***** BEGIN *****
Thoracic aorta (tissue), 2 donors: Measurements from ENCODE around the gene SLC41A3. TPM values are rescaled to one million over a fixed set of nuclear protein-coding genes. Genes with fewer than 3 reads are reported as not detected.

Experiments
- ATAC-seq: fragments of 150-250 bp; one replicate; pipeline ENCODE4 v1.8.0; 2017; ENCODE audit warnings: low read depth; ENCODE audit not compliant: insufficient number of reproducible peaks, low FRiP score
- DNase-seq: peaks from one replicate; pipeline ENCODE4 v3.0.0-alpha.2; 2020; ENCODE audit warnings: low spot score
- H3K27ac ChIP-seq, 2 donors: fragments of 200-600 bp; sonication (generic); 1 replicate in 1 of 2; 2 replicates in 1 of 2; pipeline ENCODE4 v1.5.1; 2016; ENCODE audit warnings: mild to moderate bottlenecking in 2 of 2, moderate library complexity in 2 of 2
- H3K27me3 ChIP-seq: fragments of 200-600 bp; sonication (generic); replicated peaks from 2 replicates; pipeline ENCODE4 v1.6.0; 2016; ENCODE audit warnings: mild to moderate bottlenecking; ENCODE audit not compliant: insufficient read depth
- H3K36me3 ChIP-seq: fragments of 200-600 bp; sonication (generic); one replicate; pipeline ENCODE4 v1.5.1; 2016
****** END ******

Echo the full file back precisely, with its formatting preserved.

Thoracic aorta (tissue), 2 donors: Measurements from ENCODE around the gene SLC41A3. TPM values are rescaled to one million over a fixed set of nuclear protein-coding genes. Genes with fewer than 3 reads are reported as not detected.

Experiments
- ATAC-seq: fragments of 150-250 bp; one replicate; pipeline ENCODE4 v1.8.0; 2017; ENCODE audit warnings: low read depth; ENCODE audit not compliant: insufficient number of reproducible peaks, low FRiP score
- DNase-seq: peaks from one replicate; pipeline ENCODE4 v3.0.0-alpha.2; 2020; ENCODE audit warnings: low spot score
- H3K27ac ChIP-seq, 2 donors: fragments of 200-600 bp; sonication (generic); 1 replicate in 1 of 2; 2 replicates in 1 of 2; pipeline ENCODE4 v1.5.1; 2016; ENCODE audit warnings: mild to moderate bottlenecking in 2 of 2, moderate library complexity in 2 of 2
- H3K27me3 ChIP-seq: fragments of 200-600 bp; sonication (generic); replicated peaks from 2 replicates; pipeline ENCODE4 v1.6.0; 2016; ENCODE audit warnings: mild to moderate bottlenecking; ENCODE audit not compliant: insufficient read depth
- H3K36me3 ChIP-seq: fragments of 200-600 bp; sonication (generic); one replicate; pipeline ENCODE4 v1.5.1; 2016